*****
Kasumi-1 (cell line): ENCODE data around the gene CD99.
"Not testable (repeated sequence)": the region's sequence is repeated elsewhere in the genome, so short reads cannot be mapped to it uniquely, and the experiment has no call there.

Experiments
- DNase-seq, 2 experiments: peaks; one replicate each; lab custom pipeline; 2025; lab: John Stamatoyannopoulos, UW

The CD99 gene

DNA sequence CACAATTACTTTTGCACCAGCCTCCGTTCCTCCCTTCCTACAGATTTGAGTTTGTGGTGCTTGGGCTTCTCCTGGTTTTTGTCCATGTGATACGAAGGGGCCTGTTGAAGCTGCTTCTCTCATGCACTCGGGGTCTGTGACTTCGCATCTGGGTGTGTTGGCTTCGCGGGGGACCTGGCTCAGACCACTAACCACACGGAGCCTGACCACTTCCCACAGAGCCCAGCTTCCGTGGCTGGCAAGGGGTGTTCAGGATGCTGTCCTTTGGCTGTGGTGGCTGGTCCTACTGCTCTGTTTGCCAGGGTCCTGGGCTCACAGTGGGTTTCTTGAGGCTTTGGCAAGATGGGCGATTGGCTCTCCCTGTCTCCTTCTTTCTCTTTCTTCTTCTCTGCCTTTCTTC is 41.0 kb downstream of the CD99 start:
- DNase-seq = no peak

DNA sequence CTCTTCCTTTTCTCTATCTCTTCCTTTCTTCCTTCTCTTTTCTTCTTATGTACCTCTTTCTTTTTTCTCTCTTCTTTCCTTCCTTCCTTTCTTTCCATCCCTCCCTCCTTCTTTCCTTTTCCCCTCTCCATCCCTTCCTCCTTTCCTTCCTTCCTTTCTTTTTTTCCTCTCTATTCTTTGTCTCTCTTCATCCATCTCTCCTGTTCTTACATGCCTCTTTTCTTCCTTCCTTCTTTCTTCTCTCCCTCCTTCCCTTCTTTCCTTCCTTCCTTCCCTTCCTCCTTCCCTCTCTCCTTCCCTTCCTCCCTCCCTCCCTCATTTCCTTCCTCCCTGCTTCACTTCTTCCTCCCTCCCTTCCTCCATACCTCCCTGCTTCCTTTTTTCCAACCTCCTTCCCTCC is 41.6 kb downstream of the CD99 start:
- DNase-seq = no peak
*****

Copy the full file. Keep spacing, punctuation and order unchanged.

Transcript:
Kasumi-1 (cell line): ENCODE data around the gene CD99.
"Not testable (repeated sequence)": the region's sequence is repeated elsewhere in the genome, so short reads cannot be mapped to it uniquely, and the experiment has no call there.

Experiments
- DNase-seq, 2 experiments: peaks; one replicate each; lab custom pipeline; 2025; lab: John Stamatoyannopoulos, UW

The CD99 gene

DNA sequence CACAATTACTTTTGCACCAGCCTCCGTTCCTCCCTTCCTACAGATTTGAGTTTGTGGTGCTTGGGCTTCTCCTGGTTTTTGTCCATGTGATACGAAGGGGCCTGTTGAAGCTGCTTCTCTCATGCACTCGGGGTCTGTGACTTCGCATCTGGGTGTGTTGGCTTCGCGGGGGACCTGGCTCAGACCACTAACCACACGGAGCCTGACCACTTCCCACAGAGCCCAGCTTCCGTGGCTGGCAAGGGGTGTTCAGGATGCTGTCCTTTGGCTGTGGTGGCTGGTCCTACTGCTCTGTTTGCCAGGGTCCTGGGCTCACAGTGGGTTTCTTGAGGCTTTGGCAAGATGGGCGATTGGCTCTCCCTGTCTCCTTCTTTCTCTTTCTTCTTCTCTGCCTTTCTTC is 41.0 kb downstream of the CD99 start:
- DNase-seq = no peak

DNA sequence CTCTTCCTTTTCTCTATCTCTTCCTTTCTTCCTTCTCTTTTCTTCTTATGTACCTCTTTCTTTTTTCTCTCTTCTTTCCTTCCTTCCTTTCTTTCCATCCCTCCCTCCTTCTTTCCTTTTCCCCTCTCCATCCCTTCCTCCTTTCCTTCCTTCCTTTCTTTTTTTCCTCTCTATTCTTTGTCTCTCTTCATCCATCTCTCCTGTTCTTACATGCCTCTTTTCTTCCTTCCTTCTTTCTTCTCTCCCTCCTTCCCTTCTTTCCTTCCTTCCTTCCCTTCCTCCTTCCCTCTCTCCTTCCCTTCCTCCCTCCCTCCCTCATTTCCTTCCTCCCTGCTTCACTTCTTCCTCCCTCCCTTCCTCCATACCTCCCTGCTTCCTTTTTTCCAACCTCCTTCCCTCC is 41.6 kb downstream of the CD99 start:
- DNase-seq = no peak